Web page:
QD-OLED promises to combine the best properties of OLED and QLED.
Samsung has its at an event in New York QD OLED TV S95B displayed. Although only selected image material was used, the journalists present were very impressed.
The Verge particularly praises the Lightness and color saturation: “Colors still look vibrant, even in very bright scenes. Reds, greens, and blues look richer and purer to your eyes.” This is because QD-OLED does not wash out colors in bright, high-definition scenes. brightness like OLED does.
Digital Trends is excited about the black levels: “Samsung did a fantastic job with the rendering. As expected, the black levels are perfect. Samsung has managed to preserve a respectable amount of shadow detail even in near-black scenes.”
According to Tech Radar, QD-OLED will be its advertising fair:: “I was amazed by the incredible range of colors. The S95B covers more than 100 percent of the DCI-P3 color space, which is a technical term for: the color gamut is huge. The images of a lizard on a branch, the vivid red and orange fall foliage, the deep blue sky over a mountain, the lush green leaves in a forest all just jumped off the screen.”
Everyone points out that the TV makes a very good impression. But since only Samsung’s demo material could be seen, only a later real test could show how the QD OLED TV performs in everyday life.
Only available in the US for now
It is worth noting the discreet way in which Samsung presented the device. It wasn’t on display at the CES electronics show earlier this year. Only 2 devices from other manufacturers were presented there that use a QD-OLED panel from the Samsung screen division: The TV sony a95k and Dell gaming monitor Alienware 34 QD OLED.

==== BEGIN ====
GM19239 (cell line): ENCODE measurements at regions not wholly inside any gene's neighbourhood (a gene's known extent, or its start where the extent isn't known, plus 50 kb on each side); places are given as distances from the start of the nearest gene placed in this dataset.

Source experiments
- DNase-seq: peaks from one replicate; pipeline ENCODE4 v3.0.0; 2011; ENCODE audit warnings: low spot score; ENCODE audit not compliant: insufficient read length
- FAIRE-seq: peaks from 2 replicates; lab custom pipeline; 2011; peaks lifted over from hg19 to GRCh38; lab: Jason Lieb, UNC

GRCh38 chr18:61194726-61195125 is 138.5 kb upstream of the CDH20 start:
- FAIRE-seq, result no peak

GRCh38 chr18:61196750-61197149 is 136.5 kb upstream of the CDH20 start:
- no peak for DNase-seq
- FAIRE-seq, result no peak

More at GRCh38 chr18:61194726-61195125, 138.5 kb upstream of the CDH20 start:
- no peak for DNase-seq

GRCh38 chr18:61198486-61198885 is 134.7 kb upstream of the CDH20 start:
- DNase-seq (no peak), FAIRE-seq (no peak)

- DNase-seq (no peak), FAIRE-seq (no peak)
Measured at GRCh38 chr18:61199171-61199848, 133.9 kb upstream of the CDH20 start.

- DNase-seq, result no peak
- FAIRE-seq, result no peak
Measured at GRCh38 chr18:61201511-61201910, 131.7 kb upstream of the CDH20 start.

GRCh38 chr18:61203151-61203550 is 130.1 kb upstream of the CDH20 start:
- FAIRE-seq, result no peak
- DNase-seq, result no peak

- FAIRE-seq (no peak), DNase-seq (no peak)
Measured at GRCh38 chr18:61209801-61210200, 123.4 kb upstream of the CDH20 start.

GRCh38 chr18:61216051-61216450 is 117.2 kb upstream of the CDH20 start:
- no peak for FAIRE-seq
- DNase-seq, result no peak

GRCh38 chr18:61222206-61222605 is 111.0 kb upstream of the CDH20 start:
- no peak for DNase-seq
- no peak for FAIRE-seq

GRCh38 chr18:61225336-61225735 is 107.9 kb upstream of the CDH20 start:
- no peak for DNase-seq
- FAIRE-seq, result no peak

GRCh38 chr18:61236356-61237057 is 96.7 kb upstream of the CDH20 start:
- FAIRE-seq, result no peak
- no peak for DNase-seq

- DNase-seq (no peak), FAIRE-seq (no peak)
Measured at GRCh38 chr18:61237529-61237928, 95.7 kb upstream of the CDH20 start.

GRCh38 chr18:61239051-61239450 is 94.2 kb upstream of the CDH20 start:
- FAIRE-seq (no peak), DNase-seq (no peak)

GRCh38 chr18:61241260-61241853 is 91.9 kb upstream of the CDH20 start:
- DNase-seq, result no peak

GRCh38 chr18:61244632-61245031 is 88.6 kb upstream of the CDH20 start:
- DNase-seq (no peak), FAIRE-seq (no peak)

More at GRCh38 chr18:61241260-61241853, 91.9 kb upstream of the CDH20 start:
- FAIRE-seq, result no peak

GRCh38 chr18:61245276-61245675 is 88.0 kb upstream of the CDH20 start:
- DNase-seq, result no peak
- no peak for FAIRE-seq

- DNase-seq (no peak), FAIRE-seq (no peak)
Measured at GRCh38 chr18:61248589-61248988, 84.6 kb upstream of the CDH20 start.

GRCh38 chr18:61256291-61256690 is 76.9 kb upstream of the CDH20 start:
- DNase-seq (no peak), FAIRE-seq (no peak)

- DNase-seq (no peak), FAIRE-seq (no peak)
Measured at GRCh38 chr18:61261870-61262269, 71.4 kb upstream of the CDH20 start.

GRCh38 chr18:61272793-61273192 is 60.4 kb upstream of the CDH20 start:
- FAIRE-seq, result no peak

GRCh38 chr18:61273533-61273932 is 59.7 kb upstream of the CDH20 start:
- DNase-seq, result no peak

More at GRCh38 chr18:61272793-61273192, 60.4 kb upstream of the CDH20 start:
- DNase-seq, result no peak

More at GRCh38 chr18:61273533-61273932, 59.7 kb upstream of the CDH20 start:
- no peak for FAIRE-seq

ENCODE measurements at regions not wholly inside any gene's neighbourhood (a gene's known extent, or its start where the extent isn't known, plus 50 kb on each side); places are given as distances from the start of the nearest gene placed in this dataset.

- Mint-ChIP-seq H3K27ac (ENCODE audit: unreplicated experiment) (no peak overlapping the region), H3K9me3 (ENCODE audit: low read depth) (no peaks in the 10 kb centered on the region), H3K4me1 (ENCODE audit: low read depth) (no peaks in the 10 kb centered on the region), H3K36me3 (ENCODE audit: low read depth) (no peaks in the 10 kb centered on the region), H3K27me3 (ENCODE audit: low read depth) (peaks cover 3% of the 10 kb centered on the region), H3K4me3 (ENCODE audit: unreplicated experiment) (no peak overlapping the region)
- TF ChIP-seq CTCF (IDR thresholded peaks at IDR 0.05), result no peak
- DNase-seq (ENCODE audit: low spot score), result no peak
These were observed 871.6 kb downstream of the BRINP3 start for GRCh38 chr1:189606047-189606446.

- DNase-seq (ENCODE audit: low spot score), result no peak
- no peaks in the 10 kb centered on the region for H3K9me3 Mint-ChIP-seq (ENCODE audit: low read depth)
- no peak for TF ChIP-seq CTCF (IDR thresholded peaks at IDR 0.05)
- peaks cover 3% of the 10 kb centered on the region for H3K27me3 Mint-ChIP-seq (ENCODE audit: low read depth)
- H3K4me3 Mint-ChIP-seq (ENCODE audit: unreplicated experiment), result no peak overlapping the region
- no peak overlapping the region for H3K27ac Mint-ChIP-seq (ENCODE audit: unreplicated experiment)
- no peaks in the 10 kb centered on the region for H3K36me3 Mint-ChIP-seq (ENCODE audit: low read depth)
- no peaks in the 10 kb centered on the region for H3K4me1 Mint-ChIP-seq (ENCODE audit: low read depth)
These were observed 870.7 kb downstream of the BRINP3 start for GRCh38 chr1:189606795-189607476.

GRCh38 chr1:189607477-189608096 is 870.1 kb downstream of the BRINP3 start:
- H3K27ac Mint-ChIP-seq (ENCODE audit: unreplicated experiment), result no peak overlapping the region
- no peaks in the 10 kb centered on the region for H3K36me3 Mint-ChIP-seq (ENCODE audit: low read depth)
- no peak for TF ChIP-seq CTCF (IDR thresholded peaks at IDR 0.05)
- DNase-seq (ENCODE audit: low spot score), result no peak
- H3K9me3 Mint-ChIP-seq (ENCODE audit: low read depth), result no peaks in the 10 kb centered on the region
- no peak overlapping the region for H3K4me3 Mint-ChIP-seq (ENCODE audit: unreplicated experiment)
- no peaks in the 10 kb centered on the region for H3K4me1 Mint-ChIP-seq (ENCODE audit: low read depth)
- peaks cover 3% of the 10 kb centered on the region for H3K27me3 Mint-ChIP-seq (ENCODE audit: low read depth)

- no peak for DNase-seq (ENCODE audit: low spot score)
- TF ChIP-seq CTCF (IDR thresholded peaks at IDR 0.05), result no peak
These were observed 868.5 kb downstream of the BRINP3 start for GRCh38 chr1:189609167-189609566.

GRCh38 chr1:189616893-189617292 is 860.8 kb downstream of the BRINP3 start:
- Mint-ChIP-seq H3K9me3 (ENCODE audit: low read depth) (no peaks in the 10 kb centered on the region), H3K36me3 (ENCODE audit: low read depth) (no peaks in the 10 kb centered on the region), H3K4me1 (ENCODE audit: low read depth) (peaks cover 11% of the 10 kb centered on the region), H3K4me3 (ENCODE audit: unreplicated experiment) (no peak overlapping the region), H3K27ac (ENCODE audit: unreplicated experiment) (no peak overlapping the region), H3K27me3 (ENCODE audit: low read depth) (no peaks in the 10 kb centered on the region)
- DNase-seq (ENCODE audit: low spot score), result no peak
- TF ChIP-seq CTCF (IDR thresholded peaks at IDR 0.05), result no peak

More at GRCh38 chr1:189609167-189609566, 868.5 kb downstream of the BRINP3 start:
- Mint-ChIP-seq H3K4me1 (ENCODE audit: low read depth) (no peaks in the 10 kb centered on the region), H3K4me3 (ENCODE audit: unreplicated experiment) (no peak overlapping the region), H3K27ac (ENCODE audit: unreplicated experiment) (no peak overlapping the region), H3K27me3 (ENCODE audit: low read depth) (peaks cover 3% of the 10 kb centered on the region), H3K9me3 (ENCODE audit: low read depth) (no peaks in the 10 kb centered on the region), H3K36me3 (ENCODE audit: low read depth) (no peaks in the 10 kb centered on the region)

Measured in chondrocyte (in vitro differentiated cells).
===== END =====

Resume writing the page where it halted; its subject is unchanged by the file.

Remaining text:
Samsung only announced its S95B in March and doesn’t even call it QD-OLED, just OLED TV. In the US it will be available from May. $2,200 (55 inches) and $3,000 (65 inches) may be available. In terms of price, it competes with LG’s top OLED model G2 on. Sony’s A95K will likely cost $1,000 more.
There is no release date for the S95B for Austria yet.
It is not a top model according to Samsung
According to Samsung, the S95B is not a superior model either: this year it is Neo QLED 8K series. Why Samsung is keeping the ball so flat with the S95B is unknown. Panels may still be in short supply so increased demand cannot be met. Another assumption is that an agreement has been reached with Sony, according to which only Sony can actively use the term QD-OLED for marketing in 2022.
Also conceivable: Samsung has been speaking out against OLED for years to emphasize the advantages of its LCD TVs. Samsung released its last OLED TV in 2013. So maybe the South Korean company wants to take it easy so the change isn’t too obvious.
You can read more details about how QD-OLED works in this article: QD-OLED: This is behind the new and better TV technology